For weeks I’ve wanted to write about all that’s happened in my life in 2015, but I couldn’t find a good way to get at it. I keep thinking back to a rainy Sunday night, about a year ago, when I met two friends for dinner. One was pregnant and doing interesting research for her PhD in linguistics. She and her husband were thinking about buying a condo or moving to a new, baby-friendly apartment. The other, a psychologist, I hadn’t seen since August, when she was in the midst of a messy break up with a not-at-all-nice guy. But by March she was living happily with her new boyfriend—a man who seemed unbelievably successful and kind and good for her. A man she met the day after her break up. She told us about helping to raise his two kids, and her summer plans to attend conferences and visit family.
As they talked, I sipped wine and asked questions and then, when it was my turn, I realized I had nothing to say. “Um,” I tried, “I’ve been on two dates with a guy who seems kind of smart and fun, but we still haven’t scheduled a third.” I searched my life for something: work was the usual mound of ungraded papers and, yes, I was still tooling away at the same book I’d been tooling away at for years. No real travel plans, no visitors. No weekend getaways.
I woke up grouchy the next day, but I couldn’t pinpoint why. After ending a serious relationship a few years before, I’d worked hard to make my life exactly what I wanted it to be. I liked my job, and writing, and walking around the neighborhood with Roscoe. I had time for skiing and climbing and eating Thai take-out with my best friends.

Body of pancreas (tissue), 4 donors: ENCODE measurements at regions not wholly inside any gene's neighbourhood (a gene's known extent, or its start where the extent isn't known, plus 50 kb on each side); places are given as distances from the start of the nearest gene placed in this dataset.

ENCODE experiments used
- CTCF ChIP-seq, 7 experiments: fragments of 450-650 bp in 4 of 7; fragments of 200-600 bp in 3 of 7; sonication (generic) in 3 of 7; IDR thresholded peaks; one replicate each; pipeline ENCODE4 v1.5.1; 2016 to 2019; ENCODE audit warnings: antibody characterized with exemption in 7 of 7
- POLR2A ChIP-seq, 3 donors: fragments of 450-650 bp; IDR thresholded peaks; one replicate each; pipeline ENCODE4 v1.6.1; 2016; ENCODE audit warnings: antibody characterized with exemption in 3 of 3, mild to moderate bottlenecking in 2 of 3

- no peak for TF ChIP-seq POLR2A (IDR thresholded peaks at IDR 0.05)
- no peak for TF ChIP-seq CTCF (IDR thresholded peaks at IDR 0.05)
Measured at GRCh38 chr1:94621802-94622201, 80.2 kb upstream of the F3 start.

But when I had to describe that life to someone I hadn’t seen in a while, the straightforward sameness of my days suddenly felt embarrassing. My close friends were getting married and making babies. I was about to turn 33—my Jesus year!—and, while I was in no rush to procreate, I wanted something to say when people asked how I was, some small miracle. I understood that the upheaval in my friends’ lives was sometimes hard, but, at the time, even having something to struggle with seemed enviable and kind of glamorous.
Now, on the verge of my 34th birthday, I still spend my days the same way I did a year ago. I go to the climbing gym and I grade papers and I eat Thai food from the same restaurant down the block with my same best friends. I walk the dog. And I write. I write whenever I can.
But in some significant ways, my life feels different. When friends ask me what’s going on, I tell them about a talk I’m giving in California next month. Or I explain what my agent said about the chapter outline I wrote. I tell them how my boyfriend volunteered to get up and walk the dog in the rain because I’m getting a cold and it’s almost my birthday. They listen with enthusiasm, because of course they aren’t the types to feel grouchy about someone else’s good fortune.
The short version of the story is this: I wrote an article for the New York Times and it got something like eight million views in a month. I received emails from strangers and editors and tv producers and literary agents. I went on the radio and television, and I turned down other requests out of exhaustion. I woke up one day to find my name in The New Yorker. And another day I sat down to breakfast to find an email from Jonathan Franzen’s agent. I woke up before my alarm every morning and lay in bed and wished I could stop thinking about what would be waiting in my inbox. None of it made sense to me. I was flattered and freaked out and I got very sick almost immediately.
The longer version of the story is that out of all those emails, only a few were weird or demanding. Most were very, very kind. One was straight up crazy. And one was genuinely critical. When I wrote back to that person—the critical one—agreeing that her criticism was fair, she replied with an apology, saying how much she liked the rest of my article and how she must’ve been in a bad mood when she sent the earlier message. These are atypical internet experiences, I know.
People regularly said to me: “Just enjoy the ride!” This was good advice that I found impossible to follow.
The longer version of the story is that I spent a lot of time deep in worry. I lost days and weeks to worry and I don’t remember much about the details. I have to look at my calendar to see exactly what I did and whom I spoke to.